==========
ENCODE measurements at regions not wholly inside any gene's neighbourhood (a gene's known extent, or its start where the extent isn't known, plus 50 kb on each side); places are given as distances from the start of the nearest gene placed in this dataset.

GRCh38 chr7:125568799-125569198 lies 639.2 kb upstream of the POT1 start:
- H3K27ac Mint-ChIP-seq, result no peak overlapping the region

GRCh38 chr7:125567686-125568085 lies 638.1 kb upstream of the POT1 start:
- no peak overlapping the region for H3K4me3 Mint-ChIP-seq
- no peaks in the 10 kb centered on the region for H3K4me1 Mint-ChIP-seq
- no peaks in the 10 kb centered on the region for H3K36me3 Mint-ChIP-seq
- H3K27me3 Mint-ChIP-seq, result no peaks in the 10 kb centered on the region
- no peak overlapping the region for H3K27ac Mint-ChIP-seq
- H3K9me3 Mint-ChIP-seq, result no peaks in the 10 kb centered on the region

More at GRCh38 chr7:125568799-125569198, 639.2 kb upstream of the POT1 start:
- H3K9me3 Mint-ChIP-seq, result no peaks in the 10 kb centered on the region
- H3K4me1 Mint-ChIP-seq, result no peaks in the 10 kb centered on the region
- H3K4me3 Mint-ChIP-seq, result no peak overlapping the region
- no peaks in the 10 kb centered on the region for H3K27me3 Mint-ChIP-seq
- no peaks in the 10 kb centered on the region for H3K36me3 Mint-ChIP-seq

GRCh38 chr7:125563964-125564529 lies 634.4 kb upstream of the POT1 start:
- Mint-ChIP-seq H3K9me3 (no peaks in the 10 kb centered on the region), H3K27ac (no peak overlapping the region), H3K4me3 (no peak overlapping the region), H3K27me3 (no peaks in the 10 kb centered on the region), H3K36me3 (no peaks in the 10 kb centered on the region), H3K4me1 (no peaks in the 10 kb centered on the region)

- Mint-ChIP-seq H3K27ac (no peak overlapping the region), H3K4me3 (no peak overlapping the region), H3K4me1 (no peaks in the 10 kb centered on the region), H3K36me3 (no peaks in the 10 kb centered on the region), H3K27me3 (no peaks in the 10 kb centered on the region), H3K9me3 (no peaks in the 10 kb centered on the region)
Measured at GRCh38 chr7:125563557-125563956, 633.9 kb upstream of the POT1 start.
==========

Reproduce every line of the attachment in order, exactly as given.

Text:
ENCODE measurements at regions not wholly inside any gene's neighbourhood (a gene's known extent, or its start where the extent isn't known, plus 50 kb on each side); places are given as distances from the start of the nearest gene placed in this dataset.

GRCh38 chr7:125568799-125569198 lies 639.2 kb upstream of the POT1 start:
- H3K27ac Mint-ChIP-seq, result no peak overlapping the region

GRCh38 chr7:125567686-125568085 lies 638.1 kb upstream of the POT1 start:
- no peak overlapping the region for H3K4me3 Mint-ChIP-seq
- no peaks in the 10 kb centered on the region for H3K4me1 Mint-ChIP-seq
- no peaks in the 10 kb centered on the region for H3K36me3 Mint-ChIP-seq
- H3K27me3 Mint-ChIP-seq, result no peaks in the 10 kb centered on the region
- no peak overlapping the region for H3K27ac Mint-ChIP-seq
- H3K9me3 Mint-ChIP-seq, result no peaks in the 10 kb centered on the region

More at GRCh38 chr7:125568799-125569198, 639.2 kb upstream of the POT1 start:
- H3K9me3 Mint-ChIP-seq, result no peaks in the 10 kb centered on the region
- H3K4me1 Mint-ChIP-seq, result no peaks in the 10 kb centered on the region
- H3K4me3 Mint-ChIP-seq, result no peak overlapping the region
- no peaks in the 10 kb centered on the region for H3K27me3 Mint-ChIP-seq
- no peaks in the 10 kb centered on the region for H3K36me3 Mint-ChIP-seq

GRCh38 chr7:125563964-125564529 lies 634.4 kb upstream of the POT1 start:
- Mint-ChIP-seq H3K9me3 (no peaks in the 10 kb centered on the region), H3K27ac (no peak overlapping the region), H3K4me3 (no peak overlapping the region), H3K27me3 (no peaks in the 10 kb centered on the region), H3K36me3 (no peaks in the 10 kb centered on the region), H3K4me1 (no peaks in the 10 kb centered on the region)

- Mint-ChIP-seq H3K27ac (no peak overlapping the region), H3K4me3 (no peak overlapping the region), H3K4me1 (no peaks in the 10 kb centered on the region), H3K36me3 (no peaks in the 10 kb centered on the region), H3K27me3 (no peaks in the 10 kb centered on the region), H3K9me3 (no peaks in the 10 kb centered on the region)
Measured at GRCh38 chr7:125563557-125563956, 633.9 kb upstream of the POT1 start.